Model fit was measured by sums of the squared differences (SS) between simulation results and biomass time series for the eight monitored species, where a smaller SS indicates a better fit. If applying a forcing function to a specific predator prey interaction did not improve the fit, or otherwise help the model recreate trends documented in the time series, that function was no longer applied to that foraging interaction. To improve model fit for large krill and G. gibberifrons, we used our sea-ice index to directly drive the biomasses of both species. We evaluated two curves for each species and retained the curve that resulted in the lowest total sum of squares. Once the model was able to recreate the trends of biomass as documented in the time-series data, and each group-specifc SS had been minimized, the model was considered calibrated.

We used the Monte Carlo (MC) routine provided within EwE [20] to assess model sensitivity. The MC routine randomly selects initial values of the input parameters (Biomass, P/B, and EE) for all model groups using a coefficient of variation (C.V.) of 0.1 and computes the total sum of squares using these new input values. The degree of difference in the sum of squares between the user-specified model, and randomly selected runs is used to infer sensitivity to small changes in input parameters. We ran 200 MC simulation trials to assess sensitivity.



After adjusting the diet matrix (Table 1), the Ecopath model balanced (Table 2).


After applying forcing functions and drivers, and fitting the model to observations, the model was successfully calibrated for the seventeen-year period 1996–2012. The application of forcing functions to specific predator-prey interactions improved the fit of the model by reducing sum of squares differences between model results and time-series data. A list of forcing function applications retained in the final model is presented in Table 3. While many alternative applications of forcing functions were evaluated, we retained only those that reduced the total SS, with two notable exceptions. The final model includes open water forcing of the interaction between on-shelf fish and C. gunnari and the interaction between C. gunnari and other euphausiids because they are necessary for the model to recreate the increase in C. gunnari biomass documented in time-series observations of this species [63]. To assess the impact of each forcing function application on the total SS, we singularly removed each forcing function application and noted the difference in total SS.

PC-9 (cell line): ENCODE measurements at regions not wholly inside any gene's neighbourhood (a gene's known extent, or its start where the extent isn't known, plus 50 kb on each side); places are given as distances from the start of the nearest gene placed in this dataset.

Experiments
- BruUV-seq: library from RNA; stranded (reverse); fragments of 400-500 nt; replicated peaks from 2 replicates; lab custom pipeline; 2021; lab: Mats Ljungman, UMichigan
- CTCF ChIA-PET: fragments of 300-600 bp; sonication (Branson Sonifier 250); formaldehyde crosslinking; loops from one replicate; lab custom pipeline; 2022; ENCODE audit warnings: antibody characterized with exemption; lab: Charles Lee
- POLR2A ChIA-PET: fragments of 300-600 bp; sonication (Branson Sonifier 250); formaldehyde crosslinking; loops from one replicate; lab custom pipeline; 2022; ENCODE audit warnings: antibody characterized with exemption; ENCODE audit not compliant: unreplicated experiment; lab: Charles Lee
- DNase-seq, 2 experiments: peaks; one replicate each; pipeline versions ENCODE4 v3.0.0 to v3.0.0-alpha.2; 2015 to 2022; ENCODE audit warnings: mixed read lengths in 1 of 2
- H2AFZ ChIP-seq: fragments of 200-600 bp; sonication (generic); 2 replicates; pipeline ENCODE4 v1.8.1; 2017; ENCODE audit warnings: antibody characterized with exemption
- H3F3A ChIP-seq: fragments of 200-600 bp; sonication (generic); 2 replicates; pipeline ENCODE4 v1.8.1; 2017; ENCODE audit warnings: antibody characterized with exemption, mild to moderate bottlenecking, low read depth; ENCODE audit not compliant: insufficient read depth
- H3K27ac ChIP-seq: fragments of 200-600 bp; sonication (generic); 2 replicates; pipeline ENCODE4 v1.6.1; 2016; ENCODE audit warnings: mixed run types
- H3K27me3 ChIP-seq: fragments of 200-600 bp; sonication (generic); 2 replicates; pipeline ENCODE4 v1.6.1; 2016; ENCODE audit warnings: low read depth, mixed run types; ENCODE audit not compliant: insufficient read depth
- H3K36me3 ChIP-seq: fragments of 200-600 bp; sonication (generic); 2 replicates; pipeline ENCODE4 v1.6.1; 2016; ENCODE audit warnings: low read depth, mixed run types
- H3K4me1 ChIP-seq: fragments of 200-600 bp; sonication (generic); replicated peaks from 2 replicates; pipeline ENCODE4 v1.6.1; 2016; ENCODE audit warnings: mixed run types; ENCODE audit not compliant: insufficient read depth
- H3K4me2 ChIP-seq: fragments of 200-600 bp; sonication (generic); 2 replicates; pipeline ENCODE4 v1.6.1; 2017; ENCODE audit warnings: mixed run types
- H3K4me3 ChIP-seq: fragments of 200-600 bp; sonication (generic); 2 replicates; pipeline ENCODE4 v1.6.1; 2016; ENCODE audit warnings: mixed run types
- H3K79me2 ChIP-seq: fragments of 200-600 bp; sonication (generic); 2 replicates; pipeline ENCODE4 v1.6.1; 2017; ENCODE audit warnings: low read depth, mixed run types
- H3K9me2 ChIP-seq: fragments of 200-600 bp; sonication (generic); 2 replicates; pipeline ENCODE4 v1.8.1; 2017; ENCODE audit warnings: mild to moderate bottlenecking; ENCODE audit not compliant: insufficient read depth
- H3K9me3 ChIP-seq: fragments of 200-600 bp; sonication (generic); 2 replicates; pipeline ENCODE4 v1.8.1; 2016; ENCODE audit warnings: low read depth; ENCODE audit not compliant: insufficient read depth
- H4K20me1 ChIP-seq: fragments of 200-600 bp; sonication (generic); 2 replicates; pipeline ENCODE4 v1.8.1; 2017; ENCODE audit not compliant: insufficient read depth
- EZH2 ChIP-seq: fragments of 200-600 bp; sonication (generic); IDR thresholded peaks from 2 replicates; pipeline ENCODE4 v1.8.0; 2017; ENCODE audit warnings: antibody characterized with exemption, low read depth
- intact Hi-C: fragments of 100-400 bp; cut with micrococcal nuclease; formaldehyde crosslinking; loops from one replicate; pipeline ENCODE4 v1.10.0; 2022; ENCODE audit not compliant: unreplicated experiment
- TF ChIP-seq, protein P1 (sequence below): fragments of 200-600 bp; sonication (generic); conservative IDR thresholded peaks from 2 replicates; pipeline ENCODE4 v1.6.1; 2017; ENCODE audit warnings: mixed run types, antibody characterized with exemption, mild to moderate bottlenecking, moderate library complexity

Table 3. Forcing function applications retained in the final model to influence predator-prey interactions.

We used the sea-ice index to drive the biomasses of krill and G. gibberifrons. The linear response curve improved the group-specific SS for Large Krill from 20.5 to 11.69 (Fig 7). Applying a sigmoidal response curve with a steep positive response further improved the group-specific SS of Large Krill to 10.18 and coincidently made slight improvements to the fits for Adélie penguin, chinstrap penguin, gentoo penguin, C. gunnari and G. gibberifrons. The total SS for the model, was approximately four less using the sigmoidal response curve than when using the linear response curve. We retained the sigmoidal response curve in the model. The model fit for krill was further improved after the fit for G. gibberifrons improved. Applying a linear curve to drive G. gibberifrons, changed the trajectory of the model results to align with the documented decline in the biomass of this species and reduced the group-specific SS from 9.321 to an SS of 0.621. Applying a normal response curve to drive G. gibberifrons decreased model performance, with the group-specific SS rising to 20.20. We retained the linear response curve in the model.

Fig 7. Evaluation of response curves for krill.

Comparison of model fits (by group-specific SS) for krill when no curve was applied (a), the linear functional response curve was applied (b), and the sigmoidal functional response curve was applied(c). Curves are displayed in Fig 3 In all panels the dots represent the observed data and the lines represent model results. Note that the y-scale in panel a is significantly larger than the other two panels.